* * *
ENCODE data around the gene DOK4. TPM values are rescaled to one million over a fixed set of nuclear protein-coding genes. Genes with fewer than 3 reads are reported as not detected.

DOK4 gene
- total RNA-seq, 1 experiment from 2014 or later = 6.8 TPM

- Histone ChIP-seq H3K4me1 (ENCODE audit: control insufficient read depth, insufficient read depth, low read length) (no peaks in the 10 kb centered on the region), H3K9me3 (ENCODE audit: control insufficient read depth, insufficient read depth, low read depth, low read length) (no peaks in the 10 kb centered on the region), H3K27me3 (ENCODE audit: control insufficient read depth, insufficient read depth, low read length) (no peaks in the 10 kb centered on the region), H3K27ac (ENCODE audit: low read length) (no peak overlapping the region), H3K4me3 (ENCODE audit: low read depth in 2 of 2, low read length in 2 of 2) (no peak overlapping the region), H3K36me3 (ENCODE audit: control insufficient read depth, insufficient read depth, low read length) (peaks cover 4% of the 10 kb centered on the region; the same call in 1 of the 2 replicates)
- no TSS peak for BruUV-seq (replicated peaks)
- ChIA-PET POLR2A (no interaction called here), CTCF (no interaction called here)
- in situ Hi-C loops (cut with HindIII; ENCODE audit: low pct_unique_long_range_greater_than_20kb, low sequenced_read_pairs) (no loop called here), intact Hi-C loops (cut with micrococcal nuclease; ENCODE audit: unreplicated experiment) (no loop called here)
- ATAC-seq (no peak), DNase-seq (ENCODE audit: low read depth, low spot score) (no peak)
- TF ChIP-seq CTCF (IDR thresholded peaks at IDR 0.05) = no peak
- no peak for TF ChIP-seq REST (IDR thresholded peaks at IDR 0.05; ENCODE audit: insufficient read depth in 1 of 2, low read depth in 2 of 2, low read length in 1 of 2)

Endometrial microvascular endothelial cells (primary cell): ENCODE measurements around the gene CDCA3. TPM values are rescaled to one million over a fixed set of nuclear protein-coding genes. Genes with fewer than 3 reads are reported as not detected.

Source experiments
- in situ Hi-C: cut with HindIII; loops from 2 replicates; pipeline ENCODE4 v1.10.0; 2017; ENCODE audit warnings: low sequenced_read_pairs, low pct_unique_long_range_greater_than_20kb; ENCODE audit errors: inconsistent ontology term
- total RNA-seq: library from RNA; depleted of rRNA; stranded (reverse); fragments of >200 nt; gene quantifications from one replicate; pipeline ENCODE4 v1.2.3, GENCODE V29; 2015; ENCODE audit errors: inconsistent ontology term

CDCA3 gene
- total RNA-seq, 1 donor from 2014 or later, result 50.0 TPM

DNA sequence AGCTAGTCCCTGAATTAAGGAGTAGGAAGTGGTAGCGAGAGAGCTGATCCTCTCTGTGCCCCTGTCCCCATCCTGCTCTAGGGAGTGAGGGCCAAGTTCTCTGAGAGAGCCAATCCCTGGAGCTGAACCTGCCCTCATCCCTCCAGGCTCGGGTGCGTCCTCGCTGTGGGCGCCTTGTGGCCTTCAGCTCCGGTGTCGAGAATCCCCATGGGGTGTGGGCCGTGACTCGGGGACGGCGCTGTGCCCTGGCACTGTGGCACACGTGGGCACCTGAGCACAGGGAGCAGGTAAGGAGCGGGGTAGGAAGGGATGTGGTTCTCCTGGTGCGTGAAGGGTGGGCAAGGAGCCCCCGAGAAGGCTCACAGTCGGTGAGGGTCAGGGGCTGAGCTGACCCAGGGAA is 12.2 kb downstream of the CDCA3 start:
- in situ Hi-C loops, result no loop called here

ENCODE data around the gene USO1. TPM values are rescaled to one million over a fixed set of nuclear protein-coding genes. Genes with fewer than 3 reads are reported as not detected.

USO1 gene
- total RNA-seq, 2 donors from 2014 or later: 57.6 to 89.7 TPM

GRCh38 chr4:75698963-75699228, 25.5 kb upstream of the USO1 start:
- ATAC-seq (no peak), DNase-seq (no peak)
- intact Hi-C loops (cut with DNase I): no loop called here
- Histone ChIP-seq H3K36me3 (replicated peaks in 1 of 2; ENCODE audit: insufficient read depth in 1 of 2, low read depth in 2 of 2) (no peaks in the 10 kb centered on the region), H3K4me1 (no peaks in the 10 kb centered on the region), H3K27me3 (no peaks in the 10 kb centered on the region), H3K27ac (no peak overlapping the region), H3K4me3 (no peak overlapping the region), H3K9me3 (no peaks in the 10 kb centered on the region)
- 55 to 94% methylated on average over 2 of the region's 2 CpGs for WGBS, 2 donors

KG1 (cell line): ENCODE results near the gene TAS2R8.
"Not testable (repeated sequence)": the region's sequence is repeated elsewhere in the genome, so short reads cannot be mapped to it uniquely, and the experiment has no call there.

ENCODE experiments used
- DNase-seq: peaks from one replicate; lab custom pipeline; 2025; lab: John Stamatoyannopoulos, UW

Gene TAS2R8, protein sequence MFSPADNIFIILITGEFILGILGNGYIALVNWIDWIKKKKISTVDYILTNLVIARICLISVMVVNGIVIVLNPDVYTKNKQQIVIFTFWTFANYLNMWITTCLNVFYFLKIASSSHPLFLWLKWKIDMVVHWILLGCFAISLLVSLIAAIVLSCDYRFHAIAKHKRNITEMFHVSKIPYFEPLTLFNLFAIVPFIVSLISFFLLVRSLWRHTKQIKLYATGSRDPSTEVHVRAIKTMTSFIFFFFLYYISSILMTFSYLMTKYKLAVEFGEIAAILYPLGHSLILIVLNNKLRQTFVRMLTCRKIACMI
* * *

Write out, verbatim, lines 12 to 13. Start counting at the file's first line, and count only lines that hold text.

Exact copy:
Source experiments
- in situ Hi-C: cut with HindIII; loops from 2 replicates; pipeline ENCODE4 v1.10.0; 2017; ENCODE audit warnings: low sequenced_read_pairs, low pct_unique_long_range_greater_than_20kb; ENCODE audit errors: inconsistent ontology term